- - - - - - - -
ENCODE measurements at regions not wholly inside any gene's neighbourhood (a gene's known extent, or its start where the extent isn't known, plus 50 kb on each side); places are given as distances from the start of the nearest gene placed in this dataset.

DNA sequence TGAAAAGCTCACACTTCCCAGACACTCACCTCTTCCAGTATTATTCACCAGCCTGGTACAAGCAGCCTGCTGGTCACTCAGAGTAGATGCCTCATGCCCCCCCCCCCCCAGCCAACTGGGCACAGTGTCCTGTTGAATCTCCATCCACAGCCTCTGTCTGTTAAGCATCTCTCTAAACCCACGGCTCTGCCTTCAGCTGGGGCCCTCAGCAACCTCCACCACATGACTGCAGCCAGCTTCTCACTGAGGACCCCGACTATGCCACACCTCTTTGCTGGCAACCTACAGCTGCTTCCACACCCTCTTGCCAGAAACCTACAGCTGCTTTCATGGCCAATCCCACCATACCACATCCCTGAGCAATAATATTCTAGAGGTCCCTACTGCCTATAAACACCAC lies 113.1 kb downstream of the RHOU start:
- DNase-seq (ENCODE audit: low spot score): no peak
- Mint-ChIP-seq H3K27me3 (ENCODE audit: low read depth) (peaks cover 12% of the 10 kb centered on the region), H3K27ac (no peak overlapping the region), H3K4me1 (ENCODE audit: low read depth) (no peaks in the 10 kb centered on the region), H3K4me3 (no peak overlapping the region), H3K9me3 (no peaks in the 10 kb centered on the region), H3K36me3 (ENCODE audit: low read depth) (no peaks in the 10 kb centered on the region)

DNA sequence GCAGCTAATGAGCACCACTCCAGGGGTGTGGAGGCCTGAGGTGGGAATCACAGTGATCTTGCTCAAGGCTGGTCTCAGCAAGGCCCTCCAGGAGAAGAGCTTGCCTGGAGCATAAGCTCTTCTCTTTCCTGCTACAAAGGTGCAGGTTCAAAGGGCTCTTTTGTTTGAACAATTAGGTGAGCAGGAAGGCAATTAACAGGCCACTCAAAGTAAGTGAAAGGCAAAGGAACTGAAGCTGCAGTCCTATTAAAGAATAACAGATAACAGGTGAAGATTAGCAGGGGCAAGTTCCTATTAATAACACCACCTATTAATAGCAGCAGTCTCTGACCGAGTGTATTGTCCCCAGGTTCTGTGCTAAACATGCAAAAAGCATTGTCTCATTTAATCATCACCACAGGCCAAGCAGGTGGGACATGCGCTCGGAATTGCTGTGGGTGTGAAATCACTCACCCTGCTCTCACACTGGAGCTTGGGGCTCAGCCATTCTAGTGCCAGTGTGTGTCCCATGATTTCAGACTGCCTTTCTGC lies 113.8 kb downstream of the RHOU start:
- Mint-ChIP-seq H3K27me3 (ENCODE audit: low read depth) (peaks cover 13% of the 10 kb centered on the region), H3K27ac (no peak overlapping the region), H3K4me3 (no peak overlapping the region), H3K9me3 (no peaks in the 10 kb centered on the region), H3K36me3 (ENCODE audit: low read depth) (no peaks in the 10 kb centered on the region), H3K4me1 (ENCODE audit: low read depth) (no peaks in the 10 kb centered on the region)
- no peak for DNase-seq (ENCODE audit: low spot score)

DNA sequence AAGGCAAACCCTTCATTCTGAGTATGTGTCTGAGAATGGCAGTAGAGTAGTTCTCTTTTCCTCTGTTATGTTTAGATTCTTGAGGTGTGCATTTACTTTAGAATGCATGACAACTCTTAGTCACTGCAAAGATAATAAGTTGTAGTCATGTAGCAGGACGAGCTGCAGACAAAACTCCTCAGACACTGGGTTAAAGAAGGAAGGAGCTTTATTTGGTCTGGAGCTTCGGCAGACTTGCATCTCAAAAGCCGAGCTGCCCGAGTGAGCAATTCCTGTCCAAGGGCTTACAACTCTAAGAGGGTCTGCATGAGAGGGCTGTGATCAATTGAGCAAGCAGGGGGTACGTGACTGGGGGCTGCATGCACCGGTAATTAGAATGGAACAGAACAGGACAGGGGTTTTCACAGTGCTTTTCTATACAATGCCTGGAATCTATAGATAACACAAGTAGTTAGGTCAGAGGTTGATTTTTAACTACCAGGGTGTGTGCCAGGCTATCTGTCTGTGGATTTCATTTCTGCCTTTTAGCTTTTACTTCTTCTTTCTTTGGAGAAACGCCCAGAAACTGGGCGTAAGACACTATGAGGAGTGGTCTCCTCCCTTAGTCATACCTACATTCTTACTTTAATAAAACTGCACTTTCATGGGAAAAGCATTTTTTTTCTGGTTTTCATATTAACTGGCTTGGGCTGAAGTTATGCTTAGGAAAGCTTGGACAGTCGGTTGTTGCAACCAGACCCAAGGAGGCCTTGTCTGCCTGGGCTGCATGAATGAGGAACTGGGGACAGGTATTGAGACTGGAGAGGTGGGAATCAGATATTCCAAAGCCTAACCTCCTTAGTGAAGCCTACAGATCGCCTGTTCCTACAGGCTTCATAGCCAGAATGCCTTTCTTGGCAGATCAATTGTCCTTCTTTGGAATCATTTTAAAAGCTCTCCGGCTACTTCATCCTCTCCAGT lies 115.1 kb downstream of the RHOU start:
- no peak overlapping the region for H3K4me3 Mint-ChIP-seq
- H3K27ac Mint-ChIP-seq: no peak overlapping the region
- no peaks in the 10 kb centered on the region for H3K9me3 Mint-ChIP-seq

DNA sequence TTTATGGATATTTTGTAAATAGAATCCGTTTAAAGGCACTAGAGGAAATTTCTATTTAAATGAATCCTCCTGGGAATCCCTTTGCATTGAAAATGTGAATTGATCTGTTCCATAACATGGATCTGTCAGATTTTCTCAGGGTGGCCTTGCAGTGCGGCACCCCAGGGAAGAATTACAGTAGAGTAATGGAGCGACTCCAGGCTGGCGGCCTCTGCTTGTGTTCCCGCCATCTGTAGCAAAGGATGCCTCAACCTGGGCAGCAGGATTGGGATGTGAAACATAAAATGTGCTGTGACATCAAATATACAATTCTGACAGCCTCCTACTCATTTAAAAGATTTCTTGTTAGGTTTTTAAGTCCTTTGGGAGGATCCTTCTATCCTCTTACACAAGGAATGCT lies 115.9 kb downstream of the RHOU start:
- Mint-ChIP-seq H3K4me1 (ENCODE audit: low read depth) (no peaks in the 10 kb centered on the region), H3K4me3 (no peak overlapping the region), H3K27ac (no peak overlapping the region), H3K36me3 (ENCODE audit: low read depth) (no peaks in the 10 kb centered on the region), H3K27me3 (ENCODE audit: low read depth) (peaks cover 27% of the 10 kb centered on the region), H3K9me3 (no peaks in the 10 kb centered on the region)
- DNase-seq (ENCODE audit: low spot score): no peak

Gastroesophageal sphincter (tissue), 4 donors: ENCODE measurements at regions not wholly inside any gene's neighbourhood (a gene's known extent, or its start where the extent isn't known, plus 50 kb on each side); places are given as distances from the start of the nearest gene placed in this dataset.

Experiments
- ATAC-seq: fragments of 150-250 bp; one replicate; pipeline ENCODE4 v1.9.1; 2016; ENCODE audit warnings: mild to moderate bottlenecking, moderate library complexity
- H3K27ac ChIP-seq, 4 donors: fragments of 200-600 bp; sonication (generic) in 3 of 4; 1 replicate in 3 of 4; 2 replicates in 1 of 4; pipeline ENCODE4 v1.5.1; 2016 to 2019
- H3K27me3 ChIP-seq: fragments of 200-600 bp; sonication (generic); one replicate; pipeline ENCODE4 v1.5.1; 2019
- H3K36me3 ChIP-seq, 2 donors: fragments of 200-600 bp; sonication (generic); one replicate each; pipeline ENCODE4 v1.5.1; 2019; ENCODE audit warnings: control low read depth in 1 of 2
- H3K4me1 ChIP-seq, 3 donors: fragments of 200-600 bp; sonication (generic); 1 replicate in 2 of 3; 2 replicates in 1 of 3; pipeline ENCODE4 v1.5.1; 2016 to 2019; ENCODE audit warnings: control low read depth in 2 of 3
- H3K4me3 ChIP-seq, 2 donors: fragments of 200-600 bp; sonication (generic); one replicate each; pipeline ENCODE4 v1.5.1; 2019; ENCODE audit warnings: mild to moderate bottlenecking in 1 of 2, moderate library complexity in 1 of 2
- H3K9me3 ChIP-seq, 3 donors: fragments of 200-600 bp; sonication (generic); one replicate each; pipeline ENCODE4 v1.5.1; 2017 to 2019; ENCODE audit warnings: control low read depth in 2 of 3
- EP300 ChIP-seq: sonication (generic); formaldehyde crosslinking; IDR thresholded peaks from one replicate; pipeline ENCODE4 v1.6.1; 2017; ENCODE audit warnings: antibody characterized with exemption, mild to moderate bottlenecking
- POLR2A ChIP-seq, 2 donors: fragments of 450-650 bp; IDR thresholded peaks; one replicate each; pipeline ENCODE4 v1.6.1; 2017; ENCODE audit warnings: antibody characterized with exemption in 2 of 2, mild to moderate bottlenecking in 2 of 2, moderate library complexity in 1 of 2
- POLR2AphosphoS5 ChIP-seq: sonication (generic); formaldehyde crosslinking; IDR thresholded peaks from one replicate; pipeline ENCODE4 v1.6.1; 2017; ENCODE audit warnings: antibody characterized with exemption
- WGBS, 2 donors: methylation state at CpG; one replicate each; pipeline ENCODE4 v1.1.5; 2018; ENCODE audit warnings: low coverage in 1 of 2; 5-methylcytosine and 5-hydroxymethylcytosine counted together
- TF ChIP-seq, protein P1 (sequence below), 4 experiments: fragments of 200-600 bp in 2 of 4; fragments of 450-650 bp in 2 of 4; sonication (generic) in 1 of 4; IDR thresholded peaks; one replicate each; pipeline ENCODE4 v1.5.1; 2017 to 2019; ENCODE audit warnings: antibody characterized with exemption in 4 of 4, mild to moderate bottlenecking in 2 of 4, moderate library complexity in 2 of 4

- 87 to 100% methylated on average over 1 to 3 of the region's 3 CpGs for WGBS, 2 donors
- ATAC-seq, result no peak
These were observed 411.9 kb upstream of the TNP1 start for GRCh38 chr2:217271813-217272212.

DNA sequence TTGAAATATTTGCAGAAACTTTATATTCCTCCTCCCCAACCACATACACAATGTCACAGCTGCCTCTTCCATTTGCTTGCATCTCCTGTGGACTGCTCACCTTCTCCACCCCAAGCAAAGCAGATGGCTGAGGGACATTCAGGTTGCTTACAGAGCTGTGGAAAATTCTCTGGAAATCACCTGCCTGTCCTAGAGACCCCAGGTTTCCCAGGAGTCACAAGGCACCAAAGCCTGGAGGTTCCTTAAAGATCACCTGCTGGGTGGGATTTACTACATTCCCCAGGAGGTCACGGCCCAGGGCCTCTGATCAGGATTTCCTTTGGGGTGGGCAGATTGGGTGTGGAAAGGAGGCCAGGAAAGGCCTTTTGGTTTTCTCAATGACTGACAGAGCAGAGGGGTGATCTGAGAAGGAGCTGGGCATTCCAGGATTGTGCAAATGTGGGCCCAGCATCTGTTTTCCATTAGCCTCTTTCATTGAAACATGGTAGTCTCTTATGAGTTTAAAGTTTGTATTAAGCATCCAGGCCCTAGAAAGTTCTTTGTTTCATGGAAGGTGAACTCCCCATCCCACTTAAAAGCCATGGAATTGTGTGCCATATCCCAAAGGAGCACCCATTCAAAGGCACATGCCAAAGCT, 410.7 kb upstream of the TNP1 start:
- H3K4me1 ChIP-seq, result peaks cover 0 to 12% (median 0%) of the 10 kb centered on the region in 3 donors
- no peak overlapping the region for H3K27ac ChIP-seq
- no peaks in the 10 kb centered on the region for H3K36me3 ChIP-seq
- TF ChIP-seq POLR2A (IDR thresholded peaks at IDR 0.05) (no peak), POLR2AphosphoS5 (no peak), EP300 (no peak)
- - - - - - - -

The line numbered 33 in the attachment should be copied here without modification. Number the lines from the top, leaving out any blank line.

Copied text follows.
- H3K4me1 ChIP-seq, result peaks cover 0 to 12% (median 0%) of the 10 kb centered on the region in 3 donors